CPR today releases the white paper Workers at Risk: Regulatory Dysfunction at OSHA (press release). The report examines an Occupational Safety and Health Administration where Today its enforcement staff is stretched thin and the rulemaking staff struggle to produce health and safety standards that can withstand industry legal challenges. In short, OSHA is a picture of regulatory dysfunction. The new leadership of the agency has ... inherited a resource-starved agency operating under a statute that has been enfeebled by 30 ...

The Toyota Debacle and NHTSA's Role: What Congress Must Investigate

by Ben Somberg | February 09, 2010
In a letter today, CPR President Rena Steinzor and board member Sidney Shapiro recommend to Congress questions it should investigate to get to the bottom of the Toyota accelerator/recall matter that's all over the news. The letter focuses in particular on the role of the National Highway Traffic Safety Administration (NHTSA), and examines the agency's shortcomings in achieving its mission to protect public safety. To be clear, the Toyota case is about much more than engineering failure. It is a ...

Good News for the Pika . . . Or Not

by Holly Doremus | February 08, 2010
Cross-posted from Legal Planet. The US Fish and Wildlife Service has completed its review of the status of the cute little American pika. The verdict is good news for the pika, at least as far as it goes and if FWS is right about the science. FWS has decided that the pika is not endangered or threatened because, according to FWS biologists, the pika is not as vulnerable to the impacts of climate change as has been believed. Unfortunately, the ...

EPA's Lax Confidential Business Information Policy and the Importance of the Hampshire Associates Study

by Wendy Wagner | February 08, 2010
After laying dormant for decades, industries’ abuse of EPA’s permissive confidential business information program (CBI) is finally getting some serious attention. An investigation in the Milwaukee Journal Sentinel, and more recently articles in the Washington Post and Risk Policy Report; a report by the Environmental Working Group; and posts by Richard Denison at EDF, are turning the tide. Those of us at CPR who have spilled ink on various CBI problems over the years (i.e., Mary Lyndon, Tom McGarity, Sid ...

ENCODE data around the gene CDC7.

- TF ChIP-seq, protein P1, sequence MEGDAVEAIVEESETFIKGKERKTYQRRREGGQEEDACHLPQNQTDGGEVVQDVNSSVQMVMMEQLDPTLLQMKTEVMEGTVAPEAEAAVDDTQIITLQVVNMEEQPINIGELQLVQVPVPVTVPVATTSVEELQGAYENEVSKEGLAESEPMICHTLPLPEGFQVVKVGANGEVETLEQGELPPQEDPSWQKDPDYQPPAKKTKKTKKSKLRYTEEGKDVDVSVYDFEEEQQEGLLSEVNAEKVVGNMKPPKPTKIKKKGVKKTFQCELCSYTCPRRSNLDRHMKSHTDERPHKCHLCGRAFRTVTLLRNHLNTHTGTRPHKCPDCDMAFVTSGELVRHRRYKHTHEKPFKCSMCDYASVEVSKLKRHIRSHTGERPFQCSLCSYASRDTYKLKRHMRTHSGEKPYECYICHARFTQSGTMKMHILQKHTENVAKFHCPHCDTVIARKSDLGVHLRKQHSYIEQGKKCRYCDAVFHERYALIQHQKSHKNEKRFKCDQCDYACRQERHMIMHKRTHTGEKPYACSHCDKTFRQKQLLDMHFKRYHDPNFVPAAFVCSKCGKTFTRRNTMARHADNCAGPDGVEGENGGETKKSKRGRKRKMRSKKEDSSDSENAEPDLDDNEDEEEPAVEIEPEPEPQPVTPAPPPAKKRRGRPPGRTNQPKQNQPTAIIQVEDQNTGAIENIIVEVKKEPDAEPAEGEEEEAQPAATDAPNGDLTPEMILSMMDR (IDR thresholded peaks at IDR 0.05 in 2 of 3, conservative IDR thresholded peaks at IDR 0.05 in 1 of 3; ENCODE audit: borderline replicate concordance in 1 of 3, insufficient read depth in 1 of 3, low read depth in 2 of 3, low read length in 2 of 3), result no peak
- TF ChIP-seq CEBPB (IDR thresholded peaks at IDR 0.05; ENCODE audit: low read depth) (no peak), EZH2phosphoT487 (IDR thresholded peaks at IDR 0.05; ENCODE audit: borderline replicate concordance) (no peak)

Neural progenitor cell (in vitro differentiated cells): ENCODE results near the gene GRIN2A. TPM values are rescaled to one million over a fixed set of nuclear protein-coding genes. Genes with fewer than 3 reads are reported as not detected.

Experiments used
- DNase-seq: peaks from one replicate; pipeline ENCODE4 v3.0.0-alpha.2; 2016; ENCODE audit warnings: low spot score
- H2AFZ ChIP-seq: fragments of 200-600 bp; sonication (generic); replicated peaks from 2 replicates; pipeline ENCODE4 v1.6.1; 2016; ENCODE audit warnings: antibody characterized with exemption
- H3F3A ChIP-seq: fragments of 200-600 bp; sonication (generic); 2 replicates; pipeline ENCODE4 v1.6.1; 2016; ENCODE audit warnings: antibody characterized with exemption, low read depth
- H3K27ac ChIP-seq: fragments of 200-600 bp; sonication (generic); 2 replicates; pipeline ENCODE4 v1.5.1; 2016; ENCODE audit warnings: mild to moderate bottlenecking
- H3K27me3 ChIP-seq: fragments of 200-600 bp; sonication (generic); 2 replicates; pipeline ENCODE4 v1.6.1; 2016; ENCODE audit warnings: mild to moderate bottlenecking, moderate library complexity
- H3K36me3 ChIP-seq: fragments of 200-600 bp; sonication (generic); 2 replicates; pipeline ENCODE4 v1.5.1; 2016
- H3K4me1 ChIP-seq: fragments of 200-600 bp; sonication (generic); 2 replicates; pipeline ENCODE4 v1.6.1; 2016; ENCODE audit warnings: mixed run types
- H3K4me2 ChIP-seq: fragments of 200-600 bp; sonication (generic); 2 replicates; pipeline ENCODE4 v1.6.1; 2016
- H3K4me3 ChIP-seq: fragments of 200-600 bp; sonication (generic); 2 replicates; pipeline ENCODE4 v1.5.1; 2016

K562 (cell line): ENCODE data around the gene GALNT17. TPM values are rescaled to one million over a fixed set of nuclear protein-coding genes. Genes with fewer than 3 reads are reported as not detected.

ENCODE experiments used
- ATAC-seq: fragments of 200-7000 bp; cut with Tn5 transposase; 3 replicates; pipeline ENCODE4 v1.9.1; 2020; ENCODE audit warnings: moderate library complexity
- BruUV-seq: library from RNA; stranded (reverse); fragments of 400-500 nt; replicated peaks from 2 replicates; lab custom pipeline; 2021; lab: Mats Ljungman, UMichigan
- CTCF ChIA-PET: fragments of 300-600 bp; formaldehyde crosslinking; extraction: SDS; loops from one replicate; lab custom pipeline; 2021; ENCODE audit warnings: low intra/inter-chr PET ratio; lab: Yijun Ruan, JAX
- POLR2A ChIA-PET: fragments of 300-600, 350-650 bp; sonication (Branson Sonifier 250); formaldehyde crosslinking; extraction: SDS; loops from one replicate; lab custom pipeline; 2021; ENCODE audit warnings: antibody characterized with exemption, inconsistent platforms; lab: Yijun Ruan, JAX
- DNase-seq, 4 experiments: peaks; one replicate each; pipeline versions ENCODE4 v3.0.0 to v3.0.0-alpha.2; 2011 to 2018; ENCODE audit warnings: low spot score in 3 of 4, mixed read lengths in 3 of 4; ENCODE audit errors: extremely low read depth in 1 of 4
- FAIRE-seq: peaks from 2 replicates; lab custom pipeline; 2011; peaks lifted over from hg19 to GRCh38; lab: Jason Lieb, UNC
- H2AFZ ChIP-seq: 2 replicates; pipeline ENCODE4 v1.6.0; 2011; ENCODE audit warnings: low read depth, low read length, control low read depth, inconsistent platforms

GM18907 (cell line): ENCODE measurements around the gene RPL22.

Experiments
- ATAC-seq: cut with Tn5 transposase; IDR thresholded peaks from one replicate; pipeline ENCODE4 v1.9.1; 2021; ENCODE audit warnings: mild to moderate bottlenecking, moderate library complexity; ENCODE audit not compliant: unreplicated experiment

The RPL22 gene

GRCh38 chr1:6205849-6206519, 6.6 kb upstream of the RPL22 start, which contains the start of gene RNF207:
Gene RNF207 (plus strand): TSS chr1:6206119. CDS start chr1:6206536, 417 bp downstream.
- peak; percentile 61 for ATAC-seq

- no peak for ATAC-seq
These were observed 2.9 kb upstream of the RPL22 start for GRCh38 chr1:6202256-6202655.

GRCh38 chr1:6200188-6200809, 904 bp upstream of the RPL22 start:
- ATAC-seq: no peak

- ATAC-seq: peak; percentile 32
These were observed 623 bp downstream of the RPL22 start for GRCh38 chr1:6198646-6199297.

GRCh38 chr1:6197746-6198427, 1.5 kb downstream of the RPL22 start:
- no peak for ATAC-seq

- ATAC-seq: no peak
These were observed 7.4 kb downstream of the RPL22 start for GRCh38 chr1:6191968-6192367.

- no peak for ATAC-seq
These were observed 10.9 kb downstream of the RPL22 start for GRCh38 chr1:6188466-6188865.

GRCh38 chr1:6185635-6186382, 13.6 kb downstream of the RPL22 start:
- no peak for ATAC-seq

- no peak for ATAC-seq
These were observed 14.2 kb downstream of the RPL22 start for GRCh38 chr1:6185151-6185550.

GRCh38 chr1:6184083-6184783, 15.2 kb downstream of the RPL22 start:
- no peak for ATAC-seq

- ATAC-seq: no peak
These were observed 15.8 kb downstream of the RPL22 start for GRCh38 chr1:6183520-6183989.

The State of the Cost-Benefit State: What We Can Expect from Sunstein, 'Nudge,' and OMB on Regulatory Impact Analysis

by Douglas Kysar | February 05, 2010
This week the White House Office of Management and Budget (OMB) released its annual report to Congress on the costs and benefits of federal regulatory programs. For the policy wonks among us, the most intriguing part was a section on recommendations for reform of the OMB regulatory review process. Here we find hints of what might result from President Obama’s long-awaited overhaul of the executive order on regulatory impact analysis. Cass Sunstein – an eminent legal scholar and now head ...

Time to Make NOAA Official

by Holly Doremus | February 03, 2010
Cross-posted from Legal Planet. The National Oceanic and Atmospheric Administration has existed since 1970, but it has never had the direct imprimatur of Congress. According to Congressional Daily, Rep. Bart Gordon (D-TN), chair of the House Committee on Science and Technology has announced that an organic act for NOAA is one of his committee’s priorities for this year. NOAA authorization has been proposed many times over the past 40 years. Its time to finally get it done. Why does it ...

The Human Costs of Pander, Take 3: Parents Beware the Incredibly Shrunken Consumer Product Safety Commission

by Rena Steinzor | February 02, 2010
Eighty percent of the toys sold in the United States are manufactured abroad, the vast majority in China. Because China has no effective regulatory structure, these imports are notoriously dangerous for children. The most prominent example is toys coated with lead paint, made that way because in China, lead paint is actually cheaper than the safe variety because the Chinese have increased the mining of lead ore by 50 percent since 2001. (Let’s not even imagine what Chinese manufacturers are ...

The Human Costs of Pander, Take 2: Obama Budget Shortchanges FDA and Food Safety

by Rena Steinzor | February 01, 2010
As we feared, in an effort to save pitiably small amounts of money in the discretionary (non-military) portion of the budget, President Obama’s FY 2011 budget, announced today, shortchanges very real threats to public health. Case in point: the Food and Drug Administration’s ongoing struggle to improve the safety of the American food supply. (FDA regulates 80 percent of it; USDA regulates the 20 percent that is meat and poultry, and that is, if you’ll pardon, its own kettle of ...

Toyota Says It Has Found Fix; LAT and NYT Articles Raise More Questions

by Ben Somberg | February 01, 2010
Toyota is on the media offensive this morning, announcing that it has found the problem (sticking pedals, it says) and is fixing it. Some articles indicated NHTSA has signed off or given "clearance" for the plan, but Toyota specifically noted that while NHTSA had reviewed its plan, it has not "signed off" on it, as it doesn't have the power to do so. Two articles in particular have raised further questions. The LATimes published its investigation over the weekend, questioning ...

EPA's New NO2 Rule: A Tale of OMB Interference

by Rena Steinzor | January 29, 2010
The EPA issued a new rule recently on nitrogen dioxide (NO2) -- but not before it was weakened by OMB. The consequences for the public health are real. The possibility of OMB interference in the rule was first raised by Matt Madia of OMB Watch. He noted that EPA's draft final rule -- sent to OIRA for review on December 18 -- required all metropolitan areas with a population of 350,000 people or more to install a monitoring station for ...